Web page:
Fall in the Farm draws 300 students

By Melissa Lopez

For those Cal Poly Pomona students who were unable to attend the university’s annual Pumpkin Festival, Associated Students, Inc.’s Bronco Events & Activities Team held its Fall in the Farm event to continue the fall spirit on campus.

Fall in the Farm had many elements that were similar to the Pumpkin Festival, just on a smaller and more intimate level.

The free event gave CPP students access to the pumpkin patch, the corn maze and the petting zoo.

There was also free food, activities and live music.

Roughly 300 people attended the event, according to BEAT’s student guest sign-in sheets.

According to BEAT Programming Chair Ingrid Nicole Mata, the event allowed students to unwind and embrace the fall spirit.

“We wanted to showcase to students some of the best things that the fall season has to offer,” said Mata. “So we gathered it all in one area and let fall blossom.”

Upon arrival most students headed towards the pumpkin patch.

Due to the vast amount of pumpkins, students were on the search for the perfect pumpkin to take home.

Buying a pumpkin here was a steal for many students.

Pumpkins are typically sold by the pound, but all pumpkins, regardless of size, were $5 each.

The massive hay tower in the middle of the pumpkin patch became a rest stop for those carrying their pumpkins, as well as one of the most visited locations for photos.

“I live across the street at the Village and when I saw that people were gathering here I walked over to see what was going on,” said Janelle Cano, a fourth-year animal science student. “I’m really glad I did because it’s the first real view of fall that I’ve seen. There are so many pumpkins to choose from that by the end of tonight I’ll likely have bought at least three.”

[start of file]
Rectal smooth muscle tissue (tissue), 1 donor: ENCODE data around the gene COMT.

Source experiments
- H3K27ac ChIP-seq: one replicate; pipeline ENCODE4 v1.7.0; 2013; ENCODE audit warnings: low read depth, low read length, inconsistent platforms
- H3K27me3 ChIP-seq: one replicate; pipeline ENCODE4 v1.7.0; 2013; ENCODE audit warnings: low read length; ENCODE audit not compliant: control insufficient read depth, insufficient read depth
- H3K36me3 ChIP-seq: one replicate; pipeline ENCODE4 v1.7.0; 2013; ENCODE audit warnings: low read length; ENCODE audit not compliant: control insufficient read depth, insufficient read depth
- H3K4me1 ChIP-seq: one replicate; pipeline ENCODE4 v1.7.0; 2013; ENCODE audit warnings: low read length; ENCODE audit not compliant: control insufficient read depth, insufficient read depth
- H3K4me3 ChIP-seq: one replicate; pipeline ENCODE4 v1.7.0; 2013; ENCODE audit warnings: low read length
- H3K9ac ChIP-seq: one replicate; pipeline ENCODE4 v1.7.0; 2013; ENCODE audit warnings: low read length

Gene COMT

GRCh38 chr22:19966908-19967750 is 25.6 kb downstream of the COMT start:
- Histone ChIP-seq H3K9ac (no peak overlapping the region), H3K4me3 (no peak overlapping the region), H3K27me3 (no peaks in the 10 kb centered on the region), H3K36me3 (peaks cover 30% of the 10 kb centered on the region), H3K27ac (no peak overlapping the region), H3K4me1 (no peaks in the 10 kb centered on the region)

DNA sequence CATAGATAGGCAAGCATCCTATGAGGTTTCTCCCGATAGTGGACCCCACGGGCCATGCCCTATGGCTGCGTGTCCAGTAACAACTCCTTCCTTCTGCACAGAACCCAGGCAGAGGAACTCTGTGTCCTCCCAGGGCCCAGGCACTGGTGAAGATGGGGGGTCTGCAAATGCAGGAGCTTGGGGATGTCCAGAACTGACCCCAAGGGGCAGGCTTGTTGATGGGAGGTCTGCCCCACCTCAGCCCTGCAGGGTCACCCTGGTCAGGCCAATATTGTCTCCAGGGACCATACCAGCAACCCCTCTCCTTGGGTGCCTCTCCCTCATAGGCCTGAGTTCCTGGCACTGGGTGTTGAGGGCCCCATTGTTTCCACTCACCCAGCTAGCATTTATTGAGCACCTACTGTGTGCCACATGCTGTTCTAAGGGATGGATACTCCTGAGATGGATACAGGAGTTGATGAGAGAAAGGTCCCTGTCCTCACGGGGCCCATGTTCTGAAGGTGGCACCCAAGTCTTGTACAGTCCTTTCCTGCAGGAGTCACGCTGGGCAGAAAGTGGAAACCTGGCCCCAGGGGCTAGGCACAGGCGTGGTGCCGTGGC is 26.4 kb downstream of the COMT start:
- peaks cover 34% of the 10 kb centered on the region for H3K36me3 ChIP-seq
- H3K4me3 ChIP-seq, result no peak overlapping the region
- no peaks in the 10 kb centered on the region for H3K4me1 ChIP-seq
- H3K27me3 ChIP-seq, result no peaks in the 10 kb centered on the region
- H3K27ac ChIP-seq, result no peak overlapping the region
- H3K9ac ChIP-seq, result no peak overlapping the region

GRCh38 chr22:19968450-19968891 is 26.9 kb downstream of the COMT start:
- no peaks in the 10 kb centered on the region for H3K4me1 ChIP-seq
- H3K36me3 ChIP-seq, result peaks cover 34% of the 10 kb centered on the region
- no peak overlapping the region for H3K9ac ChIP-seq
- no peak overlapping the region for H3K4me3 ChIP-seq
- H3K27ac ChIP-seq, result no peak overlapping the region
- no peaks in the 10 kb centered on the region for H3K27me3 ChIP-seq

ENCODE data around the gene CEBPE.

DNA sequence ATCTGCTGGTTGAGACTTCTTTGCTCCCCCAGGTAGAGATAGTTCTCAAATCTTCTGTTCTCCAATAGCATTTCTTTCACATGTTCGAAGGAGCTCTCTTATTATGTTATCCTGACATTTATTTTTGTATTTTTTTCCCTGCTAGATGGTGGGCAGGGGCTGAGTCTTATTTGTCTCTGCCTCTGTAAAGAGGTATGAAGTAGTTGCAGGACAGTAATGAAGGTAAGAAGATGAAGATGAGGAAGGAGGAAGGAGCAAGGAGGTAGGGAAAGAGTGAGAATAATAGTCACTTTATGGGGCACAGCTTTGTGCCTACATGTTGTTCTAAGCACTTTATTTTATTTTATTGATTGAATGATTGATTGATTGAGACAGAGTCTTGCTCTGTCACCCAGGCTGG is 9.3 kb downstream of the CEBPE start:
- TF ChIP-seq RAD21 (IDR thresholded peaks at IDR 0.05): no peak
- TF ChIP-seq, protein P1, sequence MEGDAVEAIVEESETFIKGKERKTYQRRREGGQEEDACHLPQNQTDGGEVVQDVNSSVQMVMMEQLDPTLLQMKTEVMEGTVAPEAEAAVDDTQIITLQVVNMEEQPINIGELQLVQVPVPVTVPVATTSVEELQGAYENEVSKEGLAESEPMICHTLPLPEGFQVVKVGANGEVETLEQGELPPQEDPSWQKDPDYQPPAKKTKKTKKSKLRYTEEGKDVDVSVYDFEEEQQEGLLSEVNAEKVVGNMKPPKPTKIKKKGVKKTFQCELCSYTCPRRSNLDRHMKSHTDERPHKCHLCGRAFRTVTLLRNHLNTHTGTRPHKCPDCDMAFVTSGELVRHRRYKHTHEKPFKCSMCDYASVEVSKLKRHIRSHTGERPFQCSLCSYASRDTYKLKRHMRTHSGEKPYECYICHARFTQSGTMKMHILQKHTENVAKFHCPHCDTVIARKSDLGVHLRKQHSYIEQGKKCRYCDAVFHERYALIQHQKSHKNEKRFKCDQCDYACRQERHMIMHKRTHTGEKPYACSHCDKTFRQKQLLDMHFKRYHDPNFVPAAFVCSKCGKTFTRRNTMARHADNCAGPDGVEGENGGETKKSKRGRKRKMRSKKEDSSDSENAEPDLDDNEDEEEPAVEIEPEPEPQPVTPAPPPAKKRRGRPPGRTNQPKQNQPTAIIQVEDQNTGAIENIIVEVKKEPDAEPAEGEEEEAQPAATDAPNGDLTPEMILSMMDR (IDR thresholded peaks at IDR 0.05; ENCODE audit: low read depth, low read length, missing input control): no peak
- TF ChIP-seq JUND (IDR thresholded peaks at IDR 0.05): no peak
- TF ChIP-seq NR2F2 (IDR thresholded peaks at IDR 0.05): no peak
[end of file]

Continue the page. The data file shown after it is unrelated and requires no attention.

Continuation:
As the sun began to set, many students made their way towards the Farm Store where there was face painting and guessing games.

Others headed towards the Visitors Center and participated in painting and carving pumpkins.

Students began to channel their fall spirit in different ways when it came to the final product.

Those who decided to paint their pumpkins appeared to be inspired by the season of fall with leaves, bare trees and scarecrows.

For those who decided to carve their pumpkins, they went the Halloween route instead.

Spiders, skulls, bats and the classic Jack O’ Lantern carvings were all illuminated by cell phones to showcase the full effect of their project.

If those activities were not entertaining enough, students had the option to wander through the corn maze and visit the petting zoo.

Several students waited until night fell to go through the maze for their own amusement.

This year, the corn maze was expanded, which made the task of getting out scarier and much more difficult.

Students who visited the petting zoo were happy to find goats, sheep and rabbits.

The small animals allowed students to de-stress and interact with animals they typically do not get to be around.

Jessica Mangune, a fourth-year food and nutrition student and former BEAT member decided to attend the event this year.

“Last year when I was part of ASI BEAT, I helped with the behind the scenes and setup of this event,” said Mangune. “I wanted to see how the new BEAT team was doing, and I’m especially glad for them that this event was such a success.”

After students had partaken in all the activities that were available, many went to the back of the Visitors Center and ended their night with a live musical performance.

“I saw posters around campus promoting this event, which is why I decided to attend,” said Lauren Powell, a fourth-year animal science student. “I want to know what other events BEAT has up their sleeve for later in the school year because this event was a lot of fun.”

While Fall in the Farm and the Pumpkin Festival may now be over, it is not too late to get into the fall spirit at CPP.

The pumpkin patch will be open until Oct. 31 to enjoy some more fall fun.

Students congregated on the hay bales for photos

Chelsea Mazer / The Poly Post

Students congregated on the hay bales for photos

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